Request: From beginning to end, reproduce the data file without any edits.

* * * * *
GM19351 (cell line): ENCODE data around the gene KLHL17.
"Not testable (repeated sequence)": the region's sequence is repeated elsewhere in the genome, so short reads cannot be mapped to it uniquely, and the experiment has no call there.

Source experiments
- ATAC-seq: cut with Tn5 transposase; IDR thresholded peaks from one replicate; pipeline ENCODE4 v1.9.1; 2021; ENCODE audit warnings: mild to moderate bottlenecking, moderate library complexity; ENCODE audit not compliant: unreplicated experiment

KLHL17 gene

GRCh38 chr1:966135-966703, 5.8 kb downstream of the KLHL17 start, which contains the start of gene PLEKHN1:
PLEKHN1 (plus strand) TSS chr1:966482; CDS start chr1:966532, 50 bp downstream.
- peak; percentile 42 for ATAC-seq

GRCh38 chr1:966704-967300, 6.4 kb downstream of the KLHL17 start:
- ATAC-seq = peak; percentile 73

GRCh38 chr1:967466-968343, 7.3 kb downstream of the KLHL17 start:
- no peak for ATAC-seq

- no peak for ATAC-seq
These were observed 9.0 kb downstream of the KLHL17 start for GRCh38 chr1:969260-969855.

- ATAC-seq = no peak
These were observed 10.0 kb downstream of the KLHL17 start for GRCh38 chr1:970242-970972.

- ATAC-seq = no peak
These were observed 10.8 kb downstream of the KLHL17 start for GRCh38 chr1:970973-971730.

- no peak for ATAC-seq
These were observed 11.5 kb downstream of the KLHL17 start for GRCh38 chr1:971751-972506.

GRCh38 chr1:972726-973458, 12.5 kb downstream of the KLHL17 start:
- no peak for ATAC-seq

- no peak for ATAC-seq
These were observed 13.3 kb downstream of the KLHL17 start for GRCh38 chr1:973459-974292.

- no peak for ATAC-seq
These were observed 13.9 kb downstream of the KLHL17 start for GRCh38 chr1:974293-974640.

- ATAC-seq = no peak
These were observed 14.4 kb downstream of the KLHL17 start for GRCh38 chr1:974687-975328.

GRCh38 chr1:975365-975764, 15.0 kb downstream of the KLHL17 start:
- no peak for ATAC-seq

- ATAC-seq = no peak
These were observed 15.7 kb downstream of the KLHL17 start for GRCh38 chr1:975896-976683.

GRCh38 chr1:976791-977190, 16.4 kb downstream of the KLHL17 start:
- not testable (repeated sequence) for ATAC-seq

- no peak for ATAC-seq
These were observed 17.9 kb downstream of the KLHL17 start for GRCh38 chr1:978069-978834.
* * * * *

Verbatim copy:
GM19351 (cell line): ENCODE data around the gene KLHL17.
"Not testable (repeated sequence)": the region's sequence is repeated elsewhere in the genome, so short reads cannot be mapped to it uniquely, and the experiment has no call there.

Source experiments
- ATAC-seq: cut with Tn5 transposase; IDR thresholded peaks from one replicate; pipeline ENCODE4 v1.9.1; 2021; ENCODE audit warnings: mild to moderate bottlenecking, moderate library complexity; ENCODE audit not compliant: unreplicated experiment

KLHL17 gene

GRCh38 chr1:966135-966703, 5.8 kb downstream of the KLHL17 start, which contains the start of gene PLEKHN1:
PLEKHN1 (plus strand) TSS chr1:966482; CDS start chr1:966532, 50 bp downstream.
- peak; percentile 42 for ATAC-seq

GRCh38 chr1:966704-967300, 6.4 kb downstream of the KLHL17 start:
- ATAC-seq = peak; percentile 73

GRCh38 chr1:967466-968343, 7.3 kb downstream of the KLHL17 start:
- no peak for ATAC-seq

- no peak for ATAC-seq
These were observed 9.0 kb downstream of the KLHL17 start for GRCh38 chr1:969260-969855.

- ATAC-seq = no peak
These were observed 10.0 kb downstream of the KLHL17 start for GRCh38 chr1:970242-970972.

- ATAC-seq = no peak
These were observed 10.8 kb downstream of the KLHL17 start for GRCh38 chr1:970973-971730.

- no peak for ATAC-seq
These were observed 11.5 kb downstream of the KLHL17 start for GRCh38 chr1:971751-972506.

GRCh38 chr1:972726-973458, 12.5 kb downstream of the KLHL17 start:
- no peak for ATAC-seq

- no peak for ATAC-seq
These were observed 13.3 kb downstream of the KLHL17 start for GRCh38 chr1:973459-974292.

- no peak for ATAC-seq
These were observed 13.9 kb downstream of the KLHL17 start for GRCh38 chr1:974293-974640.

- ATAC-seq = no peak
These were observed 14.4 kb downstream of the KLHL17 start for GRCh38 chr1:974687-975328.

GRCh38 chr1:975365-975764, 15.0 kb downstream of the KLHL17 start:
- no peak for ATAC-seq

- ATAC-seq = no peak
These were observed 15.7 kb downstream of the KLHL17 start for GRCh38 chr1:975896-976683.

GRCh38 chr1:976791-977190, 16.4 kb downstream of the KLHL17 start:
- not testable (repeated sequence) for ATAC-seq

- no peak for ATAC-seq
These were observed 17.9 kb downstream of the KLHL17 start for GRCh38 chr1:978069-978834.